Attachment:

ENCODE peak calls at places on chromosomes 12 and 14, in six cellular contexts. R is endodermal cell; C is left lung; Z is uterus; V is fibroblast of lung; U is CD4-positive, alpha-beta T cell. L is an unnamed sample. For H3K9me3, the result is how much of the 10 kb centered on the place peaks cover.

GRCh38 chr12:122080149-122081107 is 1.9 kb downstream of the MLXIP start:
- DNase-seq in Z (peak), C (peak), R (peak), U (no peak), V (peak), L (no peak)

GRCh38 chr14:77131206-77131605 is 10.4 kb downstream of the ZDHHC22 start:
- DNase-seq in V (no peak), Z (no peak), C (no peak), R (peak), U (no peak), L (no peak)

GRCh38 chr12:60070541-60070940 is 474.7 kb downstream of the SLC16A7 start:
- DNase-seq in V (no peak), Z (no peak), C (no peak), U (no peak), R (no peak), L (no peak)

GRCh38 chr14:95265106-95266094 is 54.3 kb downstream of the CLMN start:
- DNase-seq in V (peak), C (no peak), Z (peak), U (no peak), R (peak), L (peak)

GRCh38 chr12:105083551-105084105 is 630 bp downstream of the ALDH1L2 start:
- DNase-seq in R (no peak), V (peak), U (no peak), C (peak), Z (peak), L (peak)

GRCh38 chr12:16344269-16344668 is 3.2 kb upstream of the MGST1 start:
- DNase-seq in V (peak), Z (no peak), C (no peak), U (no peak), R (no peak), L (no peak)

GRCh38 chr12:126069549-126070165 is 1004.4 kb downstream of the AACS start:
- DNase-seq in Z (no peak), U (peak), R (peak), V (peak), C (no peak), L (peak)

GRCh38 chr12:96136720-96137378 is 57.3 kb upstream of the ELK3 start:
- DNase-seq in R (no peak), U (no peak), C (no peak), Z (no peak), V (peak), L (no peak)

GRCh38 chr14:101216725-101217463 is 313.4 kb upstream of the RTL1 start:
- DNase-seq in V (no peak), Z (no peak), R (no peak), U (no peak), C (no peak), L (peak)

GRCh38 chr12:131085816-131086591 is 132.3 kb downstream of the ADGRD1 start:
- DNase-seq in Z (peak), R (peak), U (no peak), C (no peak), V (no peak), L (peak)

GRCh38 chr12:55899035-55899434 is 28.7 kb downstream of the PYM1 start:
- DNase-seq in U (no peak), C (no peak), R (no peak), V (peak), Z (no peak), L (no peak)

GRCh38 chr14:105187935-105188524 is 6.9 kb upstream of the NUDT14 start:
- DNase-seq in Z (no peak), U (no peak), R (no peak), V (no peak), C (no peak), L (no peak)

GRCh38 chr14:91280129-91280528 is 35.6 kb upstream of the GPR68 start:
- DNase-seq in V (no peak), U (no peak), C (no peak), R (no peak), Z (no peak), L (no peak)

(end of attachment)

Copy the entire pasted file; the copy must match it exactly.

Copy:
ENCODE peak calls at places on chromosomes 12 and 14, in six cellular contexts. R is endodermal cell; C is left lung; Z is uterus; V is fibroblast of lung; U is CD4-positive, alpha-beta T cell. L is an unnamed sample. For H3K9me3, the result is how much of the 10 kb centered on the place peaks cover.

GRCh38 chr12:122080149-122081107 is 1.9 kb downstream of the MLXIP start:
- DNase-seq in Z (peak), C (peak), R (peak), U (no peak), V (peak), L (no peak)

GRCh38 chr14:77131206-77131605 is 10.4 kb downstream of the ZDHHC22 start:
- DNase-seq in V (no peak), Z (no peak), C (no peak), R (peak), U (no peak), L (no peak)

GRCh38 chr12:60070541-60070940 is 474.7 kb downstream of the SLC16A7 start:
- DNase-seq in V (no peak), Z (no peak), C (no peak), U (no peak), R (no peak), L (no peak)

GRCh38 chr14:95265106-95266094 is 54.3 kb downstream of the CLMN start:
- DNase-seq in V (peak), C (no peak), Z (peak), U (no peak), R (peak), L (peak)

GRCh38 chr12:105083551-105084105 is 630 bp downstream of the ALDH1L2 start:
- DNase-seq in R (no peak), V (peak), U (no peak), C (peak), Z (peak), L (peak)

GRCh38 chr12:16344269-16344668 is 3.2 kb upstream of the MGST1 start:
- DNase-seq in V (peak), Z (no peak), C (no peak), U (no peak), R (no peak), L (no peak)

GRCh38 chr12:126069549-126070165 is 1004.4 kb downstream of the AACS start:
- DNase-seq in Z (no peak), U (peak), R (peak), V (peak), C (no peak), L (peak)

GRCh38 chr12:96136720-96137378 is 57.3 kb upstream of the ELK3 start:
- DNase-seq in R (no peak), U (no peak), C (no peak), Z (no peak), V (peak), L (no peak)

GRCh38 chr14:101216725-101217463 is 313.4 kb upstream of the RTL1 start:
- DNase-seq in V (no peak), Z (no peak), R (no peak), U (no peak), C (no peak), L (peak)

GRCh38 chr12:131085816-131086591 is 132.3 kb downstream of the ADGRD1 start:
- DNase-seq in Z (peak), R (peak), U (no peak), C (no peak), V (no peak), L (peak)

GRCh38 chr12:55899035-55899434 is 28.7 kb downstream of the PYM1 start:
- DNase-seq in U (no peak), C (no peak), R (no peak), V (peak), Z (no peak), L (no peak)

GRCh38 chr14:105187935-105188524 is 6.9 kb upstream of the NUDT14 start:
- DNase-seq in Z (no peak), U (no peak), R (no peak), V (no peak), C (no peak), L (no peak)

GRCh38 chr14:91280129-91280528 is 35.6 kb upstream of the GPR68 start:
- DNase-seq in V (no peak), U (no peak), C (no peak), R (no peak), Z (no peak), L (no peak)